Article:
The draft bill archived in 2021 contained 56 articles. The objective of the law, according to the draft, was to guarantee the prevention, protection and safeguarding of journalists against any type of violation, aggression or attack that put their lives, integrity, security and rights at risk.

It also included a mechanism for receiving complaints and another for inter-institutional coordination in a roundtable for the protection of journalists, which would be made up of the Attorney General's Office and the Human Rights Ombudsman's Office. The prosecutor's office would have to create, by law, a specialized office to investigate crimes committed against press workers.

“The most important elements were the recognition of the need to strengthen the human rights protection mechanisms of the profession. And the creation of new institutions that would ensure the respect and protection of the activities carried out by this sector,” summarized Roberto Burgos Viale, the consulting lawyer who participated in the study of the draft bill, in an interview with LJR.

The ruling Nuevas Ideas party swept the legislative elections and took full control of the legislature in 2021. The Legislative Assembly was completely replaced on May 1 of that year and, in the months prior to that date, when the traditional ARENA and FMLN parties were about to lose power and become members of the opposition, they began to promote the approval of the law.

APES and the Protection Roundtable began a crusade just before the change in legislative makeup to get the law approved. At the end of April 2021, they presented the revised document to the Commission on Legislation and Constitutional Points, but they never managed to see it approved.

“It was an ambitious law, I admit it, because it sought to protect those who had not graduated or people who were studying. It was like wanting to grab a lot. The most cumbersome issue for some parties was labor rights, because that was touching the companies and because there was fear that these articles could be used to affect the media,” Cárcamo said.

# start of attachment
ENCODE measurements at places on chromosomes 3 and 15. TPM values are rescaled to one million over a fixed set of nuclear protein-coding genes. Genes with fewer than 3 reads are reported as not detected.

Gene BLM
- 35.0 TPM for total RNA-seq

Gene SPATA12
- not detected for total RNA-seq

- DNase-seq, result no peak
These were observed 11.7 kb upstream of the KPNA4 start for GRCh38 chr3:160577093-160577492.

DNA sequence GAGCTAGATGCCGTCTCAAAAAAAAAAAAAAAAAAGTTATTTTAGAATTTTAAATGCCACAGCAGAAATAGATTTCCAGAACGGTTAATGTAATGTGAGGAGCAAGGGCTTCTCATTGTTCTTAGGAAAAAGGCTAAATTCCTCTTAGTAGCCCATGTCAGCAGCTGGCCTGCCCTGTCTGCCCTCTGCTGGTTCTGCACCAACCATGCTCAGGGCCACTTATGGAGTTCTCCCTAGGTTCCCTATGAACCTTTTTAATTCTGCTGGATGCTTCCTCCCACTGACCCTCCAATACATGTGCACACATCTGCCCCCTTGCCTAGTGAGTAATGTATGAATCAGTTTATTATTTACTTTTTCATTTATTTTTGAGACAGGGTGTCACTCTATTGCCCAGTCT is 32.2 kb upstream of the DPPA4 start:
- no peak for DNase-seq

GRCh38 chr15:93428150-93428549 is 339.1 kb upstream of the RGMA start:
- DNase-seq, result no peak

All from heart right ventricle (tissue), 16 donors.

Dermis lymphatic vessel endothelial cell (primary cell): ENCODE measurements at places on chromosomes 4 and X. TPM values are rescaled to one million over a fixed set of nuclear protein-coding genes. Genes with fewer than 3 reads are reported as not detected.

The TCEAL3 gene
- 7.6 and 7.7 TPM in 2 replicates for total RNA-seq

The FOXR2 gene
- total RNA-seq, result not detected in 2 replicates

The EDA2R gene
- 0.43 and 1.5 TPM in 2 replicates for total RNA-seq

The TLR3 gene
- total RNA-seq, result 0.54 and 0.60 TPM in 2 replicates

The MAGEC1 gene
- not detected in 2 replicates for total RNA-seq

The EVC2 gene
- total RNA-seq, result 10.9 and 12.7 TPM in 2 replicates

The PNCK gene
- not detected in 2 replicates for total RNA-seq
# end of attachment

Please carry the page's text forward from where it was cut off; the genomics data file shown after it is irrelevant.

The bill was archived when it was in the home stretch to be approved. The Legislation Committee managed to advance in the study of the draft bill by 95 percent before it would send it to a vote, and it only had to study the sections on the application of sanctions for those who did not comply with the regulations.

The approval of a law in the Salvadoran parliament requires 43 votes. Nuevas Ideas, the party of President Nayib Bukele, achieved more than that: it has 55 deputies and since May 1, 2021, it chairs all of the legislative commissions, including the Legislation and Constitutional Points commissions, which was studying the bill for the protection of journalists.

“Prior to this new political dynamic, the draft bill had become an element of polarization between the opposition parties and the representatives of the ruling party, who viewed with mistrust a draft bill that was championed by their opponents. In the end, almost six months of work and political lobbying by APES and its allies were lost,” explained Burgos, the lawyer.

Illustration depicting different implementations of a protection mechanism

(Illustration: Pablo Pérez - Altais)

Nuevas Ideas Deputy Marcela Pineda, who became president of the Legislation Commission in May 2021, said that the draft bill would be archived, along with more than 200 files, because it did not meet the protection conditions required by the sector, according to national media reports. She, however, is the initial author of the draft bill because APES hired her as a consultant when she was not yet a deputy, according to Cárcamo.

"The most ironic thing was that Deputy Marcela Pineda was a collaborator of this draft bill along with Óscar Campos. It is ironic that someone who was in the focus groups, who helped in the drafting, decides to archive all the drafts," Cárcamo said.

LJR sought an interview with Pineda to discuss the issue, but after three weeks of waiting, she did not respond to the request.

In April 2021, when the bill had not yet been archived and she had not taken office as a deputy, she spoke on social networks about part of her past with the genesis of the law: “Three years ago when I worked on the construction of that Law, I verified that the media financiers of @ARENAOFICIAL violate the rights of journalists; sexual harassment, workplace harassment, starvation wages and other atrocities are committed, and now they come out as defenders.”

The final blows to the draft bill

René Portillo Cuadra, one of the deputies from the ARENA party who was on the commission during the last legislature, attributes the delay to the fact that the previous president of the commission, Mario Tenorio, from the GANA party, never put the bill to a vote to bring the plenary to a favorable opinion.

“There were conflicting positions: the FMLN wanted the law to include protection for human rights defenders and ARENA wanted only journalists to be included, which delayed approval quite a bit. The other position was that GANA wanted bloggers to be included,” the legislator told LJR.